The book, Studies in the Sermon on the Mount, by D. Martyn Lloyd-Jones is a rich examination of the text of Matthew 5–7. In the following excerpt, Lloyd-Jones discusses how it is that one may lay up treasures in heaven. It begins, he says, with a right view of ourselves and, most importantly, a right view of God.
We must always start with that great principle. If we have a right view of ourselves in this world as pilgrims, as children of God going to our Father, everything falls into its true perspective. We shall immediately take a right view of our gifts and our possessions. We begin to think of ourselves only as stewards who must give an account of them. We are not the permanent holders of these things. It matters not whether it is money, or intellect, or ourselves, or our personalities, or whatever gift we may have. The worldly man thinks he himself owns them all. But the Christian starts by saying, ‘I am not the possessor of these things; I merely have them on lease, and they do not really belong to me. I cannot take my wealth with me, I cannot take my gifts with me. I am but a custodian of these things.’ And, at once, the great question that arises is: ‘How can I use these things to the glory of God? It is God I have to meet, it is God I have to face, it is He who is my eternal judge and my Father. It is to Him that I shall have to render up an account of my stewardship of all the things with which He has blessed me.’ ‘Therefore,’ the Christian says to himself, ‘I must be careful how I use these things, and of my attitude towards them. I must do all the things He tells me to do in order that I may please Him.’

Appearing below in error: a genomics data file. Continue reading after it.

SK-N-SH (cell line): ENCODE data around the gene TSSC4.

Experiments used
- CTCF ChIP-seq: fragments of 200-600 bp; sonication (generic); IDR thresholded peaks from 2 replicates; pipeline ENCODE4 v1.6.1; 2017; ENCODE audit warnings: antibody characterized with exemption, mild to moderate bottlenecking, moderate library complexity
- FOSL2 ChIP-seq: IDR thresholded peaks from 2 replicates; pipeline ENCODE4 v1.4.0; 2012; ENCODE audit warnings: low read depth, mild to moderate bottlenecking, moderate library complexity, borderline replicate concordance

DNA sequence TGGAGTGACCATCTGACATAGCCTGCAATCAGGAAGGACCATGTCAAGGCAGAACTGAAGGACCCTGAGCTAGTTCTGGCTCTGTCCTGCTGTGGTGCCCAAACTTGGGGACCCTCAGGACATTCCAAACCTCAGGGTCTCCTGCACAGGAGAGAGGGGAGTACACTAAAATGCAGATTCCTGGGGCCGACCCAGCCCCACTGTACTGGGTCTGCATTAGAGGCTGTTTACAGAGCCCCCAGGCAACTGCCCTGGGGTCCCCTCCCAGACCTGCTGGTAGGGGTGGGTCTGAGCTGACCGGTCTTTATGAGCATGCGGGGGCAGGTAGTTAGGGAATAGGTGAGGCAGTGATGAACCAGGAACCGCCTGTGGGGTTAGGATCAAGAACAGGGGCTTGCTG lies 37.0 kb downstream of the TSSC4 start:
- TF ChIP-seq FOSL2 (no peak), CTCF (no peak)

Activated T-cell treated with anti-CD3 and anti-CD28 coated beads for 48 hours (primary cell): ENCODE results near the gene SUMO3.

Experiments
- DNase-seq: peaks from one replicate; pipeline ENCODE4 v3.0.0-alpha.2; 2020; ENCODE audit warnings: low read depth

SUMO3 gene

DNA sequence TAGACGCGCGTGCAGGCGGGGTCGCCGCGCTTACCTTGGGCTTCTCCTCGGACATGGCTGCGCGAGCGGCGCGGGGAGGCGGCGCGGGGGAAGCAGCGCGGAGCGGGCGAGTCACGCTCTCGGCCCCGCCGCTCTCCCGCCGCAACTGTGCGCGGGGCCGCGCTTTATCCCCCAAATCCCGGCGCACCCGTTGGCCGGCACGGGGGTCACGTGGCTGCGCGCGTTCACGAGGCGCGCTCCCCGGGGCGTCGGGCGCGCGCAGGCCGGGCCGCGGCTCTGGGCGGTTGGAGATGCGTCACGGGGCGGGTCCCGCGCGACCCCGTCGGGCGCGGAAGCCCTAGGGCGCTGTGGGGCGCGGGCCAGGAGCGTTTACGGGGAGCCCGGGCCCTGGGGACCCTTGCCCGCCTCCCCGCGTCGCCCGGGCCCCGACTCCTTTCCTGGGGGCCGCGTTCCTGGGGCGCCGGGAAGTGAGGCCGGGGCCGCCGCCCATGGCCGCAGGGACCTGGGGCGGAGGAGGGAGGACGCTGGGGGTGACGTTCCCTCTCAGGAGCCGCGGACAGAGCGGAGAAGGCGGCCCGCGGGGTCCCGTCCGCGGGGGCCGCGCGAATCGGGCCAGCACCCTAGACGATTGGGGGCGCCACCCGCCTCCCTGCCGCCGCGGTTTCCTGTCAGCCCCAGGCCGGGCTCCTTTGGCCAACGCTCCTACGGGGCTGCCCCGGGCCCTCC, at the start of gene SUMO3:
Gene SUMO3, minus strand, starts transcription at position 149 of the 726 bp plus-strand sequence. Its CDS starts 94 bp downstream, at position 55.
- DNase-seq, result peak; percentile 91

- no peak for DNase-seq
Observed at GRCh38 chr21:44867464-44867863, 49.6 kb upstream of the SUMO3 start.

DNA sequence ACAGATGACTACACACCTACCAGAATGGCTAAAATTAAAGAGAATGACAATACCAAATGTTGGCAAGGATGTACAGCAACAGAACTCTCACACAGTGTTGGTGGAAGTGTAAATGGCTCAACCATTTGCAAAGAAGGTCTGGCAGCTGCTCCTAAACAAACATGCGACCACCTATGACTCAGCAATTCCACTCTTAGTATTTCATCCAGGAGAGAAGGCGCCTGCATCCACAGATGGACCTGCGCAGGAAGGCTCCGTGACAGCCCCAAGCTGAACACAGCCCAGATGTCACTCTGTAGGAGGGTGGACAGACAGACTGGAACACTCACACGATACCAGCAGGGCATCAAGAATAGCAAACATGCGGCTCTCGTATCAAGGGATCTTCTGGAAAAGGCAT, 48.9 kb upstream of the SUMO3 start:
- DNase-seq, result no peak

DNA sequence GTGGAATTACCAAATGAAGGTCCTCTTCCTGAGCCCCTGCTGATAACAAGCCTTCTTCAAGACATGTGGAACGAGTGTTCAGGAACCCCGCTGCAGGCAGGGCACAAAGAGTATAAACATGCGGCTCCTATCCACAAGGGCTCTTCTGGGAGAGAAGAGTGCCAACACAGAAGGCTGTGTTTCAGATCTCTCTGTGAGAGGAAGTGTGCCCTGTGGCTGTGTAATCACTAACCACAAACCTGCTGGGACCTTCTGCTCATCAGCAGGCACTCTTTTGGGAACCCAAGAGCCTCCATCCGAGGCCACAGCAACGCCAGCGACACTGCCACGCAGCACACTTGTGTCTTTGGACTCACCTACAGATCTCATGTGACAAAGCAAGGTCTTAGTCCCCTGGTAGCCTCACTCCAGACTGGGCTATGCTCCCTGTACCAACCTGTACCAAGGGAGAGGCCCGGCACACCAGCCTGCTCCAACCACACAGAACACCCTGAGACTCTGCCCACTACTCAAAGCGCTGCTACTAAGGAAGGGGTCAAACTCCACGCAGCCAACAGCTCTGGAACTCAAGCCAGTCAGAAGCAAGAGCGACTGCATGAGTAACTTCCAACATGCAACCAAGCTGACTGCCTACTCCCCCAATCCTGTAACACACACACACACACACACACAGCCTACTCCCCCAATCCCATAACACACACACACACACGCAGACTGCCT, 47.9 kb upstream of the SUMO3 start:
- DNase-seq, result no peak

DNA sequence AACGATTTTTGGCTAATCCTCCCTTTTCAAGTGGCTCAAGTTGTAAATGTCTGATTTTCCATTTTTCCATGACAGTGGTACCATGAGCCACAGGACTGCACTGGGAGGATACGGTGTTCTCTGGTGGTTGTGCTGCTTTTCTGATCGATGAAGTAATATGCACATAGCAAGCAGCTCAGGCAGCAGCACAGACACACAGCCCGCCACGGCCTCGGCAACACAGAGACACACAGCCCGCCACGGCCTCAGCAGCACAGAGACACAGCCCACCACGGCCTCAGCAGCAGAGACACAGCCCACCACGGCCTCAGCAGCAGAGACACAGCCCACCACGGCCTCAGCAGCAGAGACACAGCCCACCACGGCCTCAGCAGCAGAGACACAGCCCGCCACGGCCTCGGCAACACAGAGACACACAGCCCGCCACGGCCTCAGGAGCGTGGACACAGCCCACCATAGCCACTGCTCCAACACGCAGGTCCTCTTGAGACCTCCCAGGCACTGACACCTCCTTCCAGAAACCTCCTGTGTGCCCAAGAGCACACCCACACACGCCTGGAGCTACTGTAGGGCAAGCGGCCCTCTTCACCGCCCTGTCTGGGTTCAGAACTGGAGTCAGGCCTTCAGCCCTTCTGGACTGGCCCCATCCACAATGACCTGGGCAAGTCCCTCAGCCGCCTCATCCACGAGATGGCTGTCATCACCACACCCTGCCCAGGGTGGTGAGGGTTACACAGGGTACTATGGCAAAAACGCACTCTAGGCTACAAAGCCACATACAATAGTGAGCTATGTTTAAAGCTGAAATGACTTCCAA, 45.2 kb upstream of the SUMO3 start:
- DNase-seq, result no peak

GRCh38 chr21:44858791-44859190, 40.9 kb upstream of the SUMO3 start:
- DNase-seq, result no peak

There, then, is the way in which we can lay up treasures in heaven. It all comes back to the question of how I view myself and how I view my life in this world. Do I tell myself every day I live, that this is but another milestone I am passing, never to go back, never to come again? I am pitching my moving tent ‘a day’s march nearer home.’ That is the great principle of which I must constantly remind myself—that I am a child of the Father placed here for His purpose, not for myself.
D. MARTYN LLOYD-JONES, STUDIES IN THE SERMON ON THE MOUNT, [GRAND RAPIDS: WM. B. EERDMAN'S PUBLISHING COMPANY: 1984], 356–357.